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I'm a post-doc in some research institute outside of my country of origin. I've already worked in industry before - but in my own country, not where I'm doing research now, nor elsewhere in the world; and salary differences between countries can be quite significant as we all know.

I'm currently in a job search, which - fortunately or unfortunately - has kind of a wide scope. I've gotten a sort of a pre-offer to work for some company, which has relevant sites in two other countries; the pre-offer - made verbally - included the sentence "you'll need to tell me where you'd like to be located physically and what your salary range/expectations are" (I'm not sure whether it was "range" or "expectations" or "requirements" etc.) with two potential locations (never mind exactly where, but it's in the US and Canada).

I'll also mention that this company is in a part of the hi-tech industry in which I've not worked before as an employee. And what do I know about salaries in places X and Y? Especially for researchers with a unique area of expertise who are to have (hopefully) a lot of leeway in their activities? Also, I don't even know if I should be thinking about a single, global, salary range or different ranges for the two different locations.

I'm not particularly worried about asking a little too much or too little compared to what my soliciting company is expecting, but I'm frankly a bit scared of asking 50% of what they were thinking of paying, and also of asking 200% of that.

So, what do I do?

  • How should I find out what the relevant salary could be?
  • Is there some public data, official or unofficial about this?
  • Also, even suppose I knew how much the lowest and highest paid person in some relevant set of positions is paid; how would I go about picking a number?
  • What could be a relevant rule of thumb?

If you need more specific details for an answer, do ask in the comments.

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    Have you tried something like Glassdoor? – skymningen May 29 '17 at 8:13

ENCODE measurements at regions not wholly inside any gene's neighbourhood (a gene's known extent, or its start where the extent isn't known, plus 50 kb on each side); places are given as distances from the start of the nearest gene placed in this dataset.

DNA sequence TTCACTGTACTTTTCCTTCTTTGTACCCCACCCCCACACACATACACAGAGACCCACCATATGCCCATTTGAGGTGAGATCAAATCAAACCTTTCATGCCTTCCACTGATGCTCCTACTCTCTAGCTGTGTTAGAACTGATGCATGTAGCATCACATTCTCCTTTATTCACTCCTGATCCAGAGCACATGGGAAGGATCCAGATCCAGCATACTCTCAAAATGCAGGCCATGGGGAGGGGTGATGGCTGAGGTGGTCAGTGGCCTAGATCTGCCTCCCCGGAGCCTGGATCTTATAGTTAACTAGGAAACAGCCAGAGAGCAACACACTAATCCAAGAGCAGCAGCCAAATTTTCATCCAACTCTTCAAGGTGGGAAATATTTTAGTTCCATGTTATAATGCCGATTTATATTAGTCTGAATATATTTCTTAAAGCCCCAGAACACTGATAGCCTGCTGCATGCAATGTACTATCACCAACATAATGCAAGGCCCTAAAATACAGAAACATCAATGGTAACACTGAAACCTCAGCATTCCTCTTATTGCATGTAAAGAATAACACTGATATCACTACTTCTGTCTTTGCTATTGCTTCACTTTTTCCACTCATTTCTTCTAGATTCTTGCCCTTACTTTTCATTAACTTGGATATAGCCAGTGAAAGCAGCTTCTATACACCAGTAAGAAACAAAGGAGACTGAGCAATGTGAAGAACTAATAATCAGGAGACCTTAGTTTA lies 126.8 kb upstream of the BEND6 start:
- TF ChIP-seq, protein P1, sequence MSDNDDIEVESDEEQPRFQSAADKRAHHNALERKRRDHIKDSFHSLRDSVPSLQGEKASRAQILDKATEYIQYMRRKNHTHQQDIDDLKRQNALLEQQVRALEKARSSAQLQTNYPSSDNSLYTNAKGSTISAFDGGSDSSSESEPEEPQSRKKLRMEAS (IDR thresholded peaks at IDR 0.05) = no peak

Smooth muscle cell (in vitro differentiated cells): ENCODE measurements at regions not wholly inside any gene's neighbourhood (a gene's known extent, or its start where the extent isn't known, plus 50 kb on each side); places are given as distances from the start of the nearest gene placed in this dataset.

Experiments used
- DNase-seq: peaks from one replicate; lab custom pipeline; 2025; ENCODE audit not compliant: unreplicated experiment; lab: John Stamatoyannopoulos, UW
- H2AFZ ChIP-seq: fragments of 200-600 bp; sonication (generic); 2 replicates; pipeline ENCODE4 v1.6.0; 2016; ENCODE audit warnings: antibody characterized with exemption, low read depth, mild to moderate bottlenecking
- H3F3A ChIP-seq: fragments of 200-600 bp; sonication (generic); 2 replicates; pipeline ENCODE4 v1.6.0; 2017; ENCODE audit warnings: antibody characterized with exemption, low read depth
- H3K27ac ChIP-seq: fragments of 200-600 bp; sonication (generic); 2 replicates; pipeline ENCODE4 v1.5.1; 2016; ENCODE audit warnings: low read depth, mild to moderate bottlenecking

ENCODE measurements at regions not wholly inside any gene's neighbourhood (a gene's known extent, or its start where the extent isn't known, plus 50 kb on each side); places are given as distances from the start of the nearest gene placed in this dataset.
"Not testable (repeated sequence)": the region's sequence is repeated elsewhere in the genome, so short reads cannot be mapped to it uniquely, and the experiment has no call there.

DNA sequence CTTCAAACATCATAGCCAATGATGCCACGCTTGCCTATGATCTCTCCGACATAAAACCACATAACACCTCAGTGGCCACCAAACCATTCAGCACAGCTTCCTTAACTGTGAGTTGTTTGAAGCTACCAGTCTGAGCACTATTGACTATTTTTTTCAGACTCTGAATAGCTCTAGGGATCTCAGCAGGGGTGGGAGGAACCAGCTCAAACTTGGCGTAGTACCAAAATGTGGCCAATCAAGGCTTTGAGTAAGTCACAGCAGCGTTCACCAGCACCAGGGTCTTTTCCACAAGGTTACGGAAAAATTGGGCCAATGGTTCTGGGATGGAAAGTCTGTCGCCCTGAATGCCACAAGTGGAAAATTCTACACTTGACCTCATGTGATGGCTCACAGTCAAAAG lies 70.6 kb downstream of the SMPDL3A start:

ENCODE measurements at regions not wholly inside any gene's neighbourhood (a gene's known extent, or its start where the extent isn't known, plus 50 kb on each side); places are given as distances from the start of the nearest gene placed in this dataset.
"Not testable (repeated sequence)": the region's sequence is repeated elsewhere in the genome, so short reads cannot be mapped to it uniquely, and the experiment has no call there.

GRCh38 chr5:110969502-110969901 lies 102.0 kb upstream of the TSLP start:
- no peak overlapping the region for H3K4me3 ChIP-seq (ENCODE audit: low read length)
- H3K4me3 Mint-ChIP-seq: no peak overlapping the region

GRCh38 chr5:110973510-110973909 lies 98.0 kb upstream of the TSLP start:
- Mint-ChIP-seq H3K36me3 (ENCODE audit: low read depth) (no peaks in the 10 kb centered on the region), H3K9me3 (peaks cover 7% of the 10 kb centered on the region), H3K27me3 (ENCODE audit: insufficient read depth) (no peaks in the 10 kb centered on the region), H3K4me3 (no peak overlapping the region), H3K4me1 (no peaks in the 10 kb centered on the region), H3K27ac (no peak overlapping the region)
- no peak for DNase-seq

• I have now; although it's not immediately obvious what I should be comparing against. Thanks - unfortunately an answer beat you to the suggestion. – einpoklum - reinstate Monica May 29 '17 at 12:58
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How should I find out what the relevant salary could be?

As already mentioned in the comments, you could try use a website like Glassdoor which contains reviews of employers, but also typical salaries. Additionally, you can ask around in your own professional network; perhaps you know someone who knows someone who made a similar move at some point in their career.

Also, even suppose I knew how much the lowest and highest paid person in some relevant set of positions is paid; how would I go about picking a number?

This would be a good way to set a range, which seems to be what they are asking for. In general it is best to delay mentioning a specific number for as long as possible. Also, considering you're moving from academic research to industry, it depends a bit on your background. If your research has given you relevant experience for the job you're currently applying to you can use this to motivate the range that you give.

Also, I don't even know if I should be thinking about a single, global, salary range or different ranges for the two different locations.

I would say this depends on the locations. If they are very different in terms of costs of living (say one is New York, the other is Edmonton) it would make sense to give them two different ranges, or to at least mention that for the more expensive location you'd expect a higher salary range.

  • Great answer. How much people usually get in a particular location for a particular job is affected by supply and demand. If the COL is high it won't help to get 10% more nor are you likely to get it if many people are qualified for the position. How you want to live is another consideration, do you want to support a wife and 4 kids or do you want to marry a Doctor? Small money in a place where it's inexpensive means you can't move to greener and more expensive pastures. Large money permits you to move where things are inexpensive and be even more rich. Balance your values. – Rob May 29 '17 at 19:41

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